The purpose of this website is to bring the facts of a Mississippi capital murder case to public attention. Cory Maye is on Death Row, sentenced to death by lethal injection for killing a police officer. He claims he did not know the night time intruder was a police officer. Other officers claim they did announce themselves as police before going in. However, a police officer arresting the target of the night time raid in the interior of the adjoining duplex testified that he could not hear these officers make any such announcement.

The case is awaiting appeal, with a hearing scheduled for Feb. 27, 2006.

The authors of this web page will accumulate all available factual records and court documents, and put complete unedited copies of them on the this web site. Readers will have a resource by which they can judge for themselves the actual background facts in what appears to be a great miscarriage of justice.

A word of caution is in order. If you choose to read the trial transcripts, they spell out in black and white the injustices that have occurred to Mr. Cory Maye. Although they are not difficult to read, they are not pleasant to read either. I encourage you to actually read them for a very simple reason. You will know what actually happened. And it will be more interesting than the same time spent watching Fox News or CNN.

Thanks for spending a few minutes of your day reading about this case.

Details of the Case

Cory Maye shot and killed a police officer when that officer burst into his home on December 26, 2001. Cory lived in one side of a duplex. On the other side was a certain Mr. Jamie Smith. In a surprise midnight raid, the officers stormed Smith’s side. A local police officer, Ron Jones, went around to break in the other side of the building, into the other unit of the duplex. And on that side lived Cory Jermaine Maye.

Maye was awakened from sleep by the commotion at the door, went into the bedroom and fired at an intruder. This was after the intruder had broken down the back door and entered the living room, and was coming toward the bedroom. The officer was hit by one .380 caliber bullet in the abdomen. He staggered back out of the apartment and died some hours later.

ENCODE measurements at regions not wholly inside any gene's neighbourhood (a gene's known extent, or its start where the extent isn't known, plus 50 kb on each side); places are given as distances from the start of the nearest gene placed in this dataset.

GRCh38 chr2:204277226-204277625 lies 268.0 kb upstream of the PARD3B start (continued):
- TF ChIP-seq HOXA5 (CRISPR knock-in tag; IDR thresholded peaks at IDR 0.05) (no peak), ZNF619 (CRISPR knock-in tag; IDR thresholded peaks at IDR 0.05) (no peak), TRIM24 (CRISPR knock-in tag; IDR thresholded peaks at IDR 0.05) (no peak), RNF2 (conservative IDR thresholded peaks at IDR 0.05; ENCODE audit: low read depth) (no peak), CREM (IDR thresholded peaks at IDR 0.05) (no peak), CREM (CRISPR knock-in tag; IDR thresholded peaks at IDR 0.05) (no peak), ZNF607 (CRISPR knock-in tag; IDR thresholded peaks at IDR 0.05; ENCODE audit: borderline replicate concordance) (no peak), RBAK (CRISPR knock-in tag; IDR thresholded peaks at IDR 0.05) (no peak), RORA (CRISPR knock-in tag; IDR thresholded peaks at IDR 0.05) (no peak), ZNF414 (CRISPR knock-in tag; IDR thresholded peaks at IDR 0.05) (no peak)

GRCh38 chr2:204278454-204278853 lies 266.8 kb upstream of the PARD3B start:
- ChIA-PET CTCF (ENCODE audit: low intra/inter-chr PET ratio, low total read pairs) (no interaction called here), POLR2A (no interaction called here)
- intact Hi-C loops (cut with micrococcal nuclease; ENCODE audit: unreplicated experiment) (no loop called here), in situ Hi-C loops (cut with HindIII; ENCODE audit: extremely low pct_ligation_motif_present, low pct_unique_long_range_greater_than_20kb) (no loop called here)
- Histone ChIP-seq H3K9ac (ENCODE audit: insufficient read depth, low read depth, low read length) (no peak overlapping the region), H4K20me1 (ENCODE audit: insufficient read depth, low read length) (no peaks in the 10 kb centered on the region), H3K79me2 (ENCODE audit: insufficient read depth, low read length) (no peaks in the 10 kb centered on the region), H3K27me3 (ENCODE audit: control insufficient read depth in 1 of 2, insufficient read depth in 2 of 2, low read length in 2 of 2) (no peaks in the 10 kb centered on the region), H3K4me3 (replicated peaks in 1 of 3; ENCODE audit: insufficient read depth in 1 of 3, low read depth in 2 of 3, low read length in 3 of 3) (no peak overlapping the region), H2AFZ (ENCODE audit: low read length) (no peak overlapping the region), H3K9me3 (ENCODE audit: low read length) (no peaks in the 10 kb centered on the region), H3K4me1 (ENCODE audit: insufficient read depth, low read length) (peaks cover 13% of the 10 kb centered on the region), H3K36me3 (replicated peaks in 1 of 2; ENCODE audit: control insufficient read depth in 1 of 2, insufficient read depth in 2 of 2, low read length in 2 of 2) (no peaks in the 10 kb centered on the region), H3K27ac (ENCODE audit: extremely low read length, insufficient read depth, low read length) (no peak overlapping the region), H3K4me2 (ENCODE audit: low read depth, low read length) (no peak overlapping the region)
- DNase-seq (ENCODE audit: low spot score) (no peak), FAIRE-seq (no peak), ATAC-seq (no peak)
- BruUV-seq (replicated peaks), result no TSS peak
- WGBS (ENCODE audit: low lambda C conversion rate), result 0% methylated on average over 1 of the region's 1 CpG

Search warrants had been procured by the police for the side containing Smith, naming him by name. For the side containing Maye the search warrant just said “unknown occupants”. Police statements indicate that Maye and was not the target of the raid. Maye claimed he fired in self defense at intruders fearing for himself and his 18 month old daughter. The man he killed, Officer Ron Jones, was the son of the police chief of Prentiss, Mississippi.

Maye was convicted in 2004 by a jury comprised of ten whites and two blacks. He was sentenced to death by lethal injection.

A rather comprehensive comilation of the story of Cory Maye has been put in the Current Events section of the Wikipedia online encyclopedia. The story is on the web due to the perseverence of Radney Balko, arthor of the blog The Agitator and a member of the Cato Institute.

Why is this case important?

This case is not of much interest to the mainstream media because it is related to sensitive political subjects, the drug war and police enforcement tactics during the era of the war on terrorism.

It’s an easy case to misunderstand. Some might think to be “hard on crime” we have to err on the side of giving police the benefit of the doubt, and a wide latitude in their enforcement capabilities. They might conjecture that some level of “civilian causulties” is an inevitable but justifiable side effect of the “War on Drugs”.

Anyone who reads about this case will conjecture as to the events, try to visualize them and try, in his or her mind, to guess at how it could have happened. Some will err on the side of the police having been right, and some will add up the facts and err on the side of Maye. I would caution against making a judgement on this case in such a rapid fire fashion.

That sort of snap judgement is what one is led to by filtered, sifted, predigested, and encapsulated information. That typifies much of what the public is fed, often by people with some sort of agenda. If not an agenda, many nonetheless have certain interests in possible outcomes.

Police and the county judicial system in Prentiss have created this situation, because they hold the documents relative to the case. Yet those are public records. And those records should be on the Internet, so that everybody can read them and intelligently reach their own conclusion. Think about it. You don’t need the media telling you what is right, and you certainly don’t need some grieving police chief in Prentiss, who has lost his son in an unfortunate accident, telling you.

Bad things happen sometimes, and it’s largely how we handle them that determines what sense of humanity we exhibit.

“He killed a cop so he must be guilty” may be good enough for the District Attorney who determined to go for capital murder charges. And in the absence of any witnesses for the defense, with a defense attorney who had apparently never had experience with a capital murder case, the DA had an easy job convincing the jury to apply the death penalty.

In the past these type of cases were quietly buried and forgotten after a few years. Let’s see if that’s good enough for the people that read about and digest this case on the Internet.